If you already purchased the property, then the interest rate will be on your mortgage documents. You can also find investment property rates that are updated monthly in our investment property loans article. Our calculator uses an average fixed rate of 5 percent if you’re unsure of your current rate. Keep in mind that 5 percent is an average rate, and we can’t predict future rate hikes on adjustable rate mortgages. A rate hike could potentially increase your total costs and decrease your ROI.
Loan Term for Your Rental Property Mortgage
Your loan term is the length of your loan. Typical loan terms for rental properties are 15, 20 or 30 years. Our free rental property calculator uses a fully amortized loan with a term of 15 years for its calculations (if you’re not sure what your exact loan term is). However, you can also adjust this term to 20 or 30 years in the rental property calculator. If you have a balloon loan, initially it could result in better cash flow because of the initial lower monthly payments.
Closing Costs on Your Rental Property
Closing costs are expenses in addition to the purchase price and down payment of the property. Closing costs include lender fees such as loan origination fees. They also include notary fees, title insurance, title search fees, attorney fees, transfer taxes, etc. Closing costs average 2 percent to 5 percent of the purchase price of the property. If you’re unsure of your closing costs, the rental income calculator will assume they are 5 percent (which is on the conservative side).
Expected Monthly Rent from Your Rental Property
The expected monthly rent is pretty straightforward. It’s the gross rental income that the property is currently bringing in or what it is expected to bring in. It includes the rental income from tenants and any other additional income from parking, coin-operated laundry, vending services, etc.
Estimated Property Expenses from Your Rental Property
Your estimated property expenses are your monthly expenses associated with the property. They include things like your operating expenses as well as your monthly mortgage payments. Keep in mind that your mortgage payment isn’t an operating expense, but it’s in this category because it’s one of your largest monthly expenses and will help you determine cash flow and ROI.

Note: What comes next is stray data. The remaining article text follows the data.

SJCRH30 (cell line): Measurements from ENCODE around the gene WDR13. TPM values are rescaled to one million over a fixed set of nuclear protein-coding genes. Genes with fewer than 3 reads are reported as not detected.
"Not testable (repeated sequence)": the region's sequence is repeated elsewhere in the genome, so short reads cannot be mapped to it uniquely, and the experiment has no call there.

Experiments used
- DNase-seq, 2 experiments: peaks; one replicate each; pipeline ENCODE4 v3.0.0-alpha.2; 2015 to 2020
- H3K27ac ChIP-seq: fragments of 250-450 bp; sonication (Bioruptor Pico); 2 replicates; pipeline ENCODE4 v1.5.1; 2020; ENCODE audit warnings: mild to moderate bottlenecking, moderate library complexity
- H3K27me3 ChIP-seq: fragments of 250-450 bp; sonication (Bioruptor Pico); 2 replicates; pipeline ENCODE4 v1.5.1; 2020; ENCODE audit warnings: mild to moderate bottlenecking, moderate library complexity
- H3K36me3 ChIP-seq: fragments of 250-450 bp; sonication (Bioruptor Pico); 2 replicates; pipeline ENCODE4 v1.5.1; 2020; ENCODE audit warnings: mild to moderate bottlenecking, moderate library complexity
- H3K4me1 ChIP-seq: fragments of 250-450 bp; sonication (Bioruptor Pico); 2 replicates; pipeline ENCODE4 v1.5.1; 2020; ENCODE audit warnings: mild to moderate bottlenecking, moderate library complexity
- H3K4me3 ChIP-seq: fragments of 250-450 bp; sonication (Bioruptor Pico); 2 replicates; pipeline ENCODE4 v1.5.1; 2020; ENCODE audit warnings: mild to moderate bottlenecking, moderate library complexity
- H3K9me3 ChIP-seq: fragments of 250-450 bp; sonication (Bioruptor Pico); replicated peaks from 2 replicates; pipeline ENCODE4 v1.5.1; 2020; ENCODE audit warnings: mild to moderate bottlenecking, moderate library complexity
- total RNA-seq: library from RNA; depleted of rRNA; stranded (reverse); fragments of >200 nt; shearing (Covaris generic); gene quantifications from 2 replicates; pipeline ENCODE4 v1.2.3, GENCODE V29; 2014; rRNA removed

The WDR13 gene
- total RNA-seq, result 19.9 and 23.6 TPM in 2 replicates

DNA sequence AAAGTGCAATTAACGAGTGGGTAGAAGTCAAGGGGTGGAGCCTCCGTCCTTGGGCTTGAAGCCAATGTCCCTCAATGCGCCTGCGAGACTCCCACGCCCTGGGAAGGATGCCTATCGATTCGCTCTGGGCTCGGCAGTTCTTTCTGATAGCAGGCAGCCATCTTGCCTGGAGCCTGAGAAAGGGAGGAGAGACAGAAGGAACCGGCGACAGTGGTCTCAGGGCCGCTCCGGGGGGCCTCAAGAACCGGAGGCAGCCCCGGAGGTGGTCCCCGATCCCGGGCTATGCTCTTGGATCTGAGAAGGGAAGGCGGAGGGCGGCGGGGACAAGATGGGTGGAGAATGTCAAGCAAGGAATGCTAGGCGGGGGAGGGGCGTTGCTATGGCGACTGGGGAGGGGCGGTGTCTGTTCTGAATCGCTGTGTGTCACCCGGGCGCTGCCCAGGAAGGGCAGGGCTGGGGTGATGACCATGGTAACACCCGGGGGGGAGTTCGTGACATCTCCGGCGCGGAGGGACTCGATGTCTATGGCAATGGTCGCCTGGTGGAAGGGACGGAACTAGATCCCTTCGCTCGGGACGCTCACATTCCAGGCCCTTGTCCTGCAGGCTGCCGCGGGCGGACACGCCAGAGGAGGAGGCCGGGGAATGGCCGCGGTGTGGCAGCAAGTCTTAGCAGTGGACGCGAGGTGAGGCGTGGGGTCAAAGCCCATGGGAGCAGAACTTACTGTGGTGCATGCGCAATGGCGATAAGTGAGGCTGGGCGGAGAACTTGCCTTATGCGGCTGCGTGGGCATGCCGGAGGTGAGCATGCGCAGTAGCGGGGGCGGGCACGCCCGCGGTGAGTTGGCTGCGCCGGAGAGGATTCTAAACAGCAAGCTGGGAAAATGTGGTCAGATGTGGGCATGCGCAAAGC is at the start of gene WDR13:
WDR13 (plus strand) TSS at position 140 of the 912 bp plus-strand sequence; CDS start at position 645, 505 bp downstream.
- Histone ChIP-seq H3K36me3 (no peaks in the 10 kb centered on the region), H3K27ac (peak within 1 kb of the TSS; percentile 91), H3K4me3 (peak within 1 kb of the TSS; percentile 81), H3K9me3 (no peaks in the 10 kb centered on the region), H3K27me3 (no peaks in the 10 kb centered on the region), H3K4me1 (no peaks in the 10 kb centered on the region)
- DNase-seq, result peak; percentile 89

Typical operating expenses include:
- Property Tax: This is the tax on the value of the property set by a local governing authority. You can call your local tax collector office, ask your realtor, or look on public records for your property taxes. They’re generally listed yearly, so just divide by 12 to get the monthly taxes.
- Property Management Fees: These can vary from 8 percent to 15 percent or more, but we use an average of 10 percent of the collected monthly rent.
- Maintenance: This is what you spend monthly on property upkeep. Generally 1 percent of the property value is spent yearly, so just divide that number by 12 to get your monthly costs.
- Common Area Utilities: These are the utilities that you, the owner, are responsible for and may include electricity in hallways of an apartment building or trash collection.
Vacancy Rate of Your Rental Property
Your vacancy rate is the ratio of vacant units in the building to the number of total available units. It’s only used on properties with two or more units. For example, if you have two vacant units in a 10-unit building, then your vacancy rate is 2/10 = 20 percent.
For the most accurate results using the rental income calculator, get all of the numbers together beforehand. Have your vacancy rate, operating expenses and monthly rental income in front of you, so you can easily input the correct numbers.
Rental Property Calculator Outputs
Our rental income calculator calculates your return on investment (ROI), cash flow and cap rate. It calculates these outputs based on the inputs you entered in the calculator. These results, also called outputs, will help you determine if the investment property is a good investment for you.
Return on Investment of Your Rental Property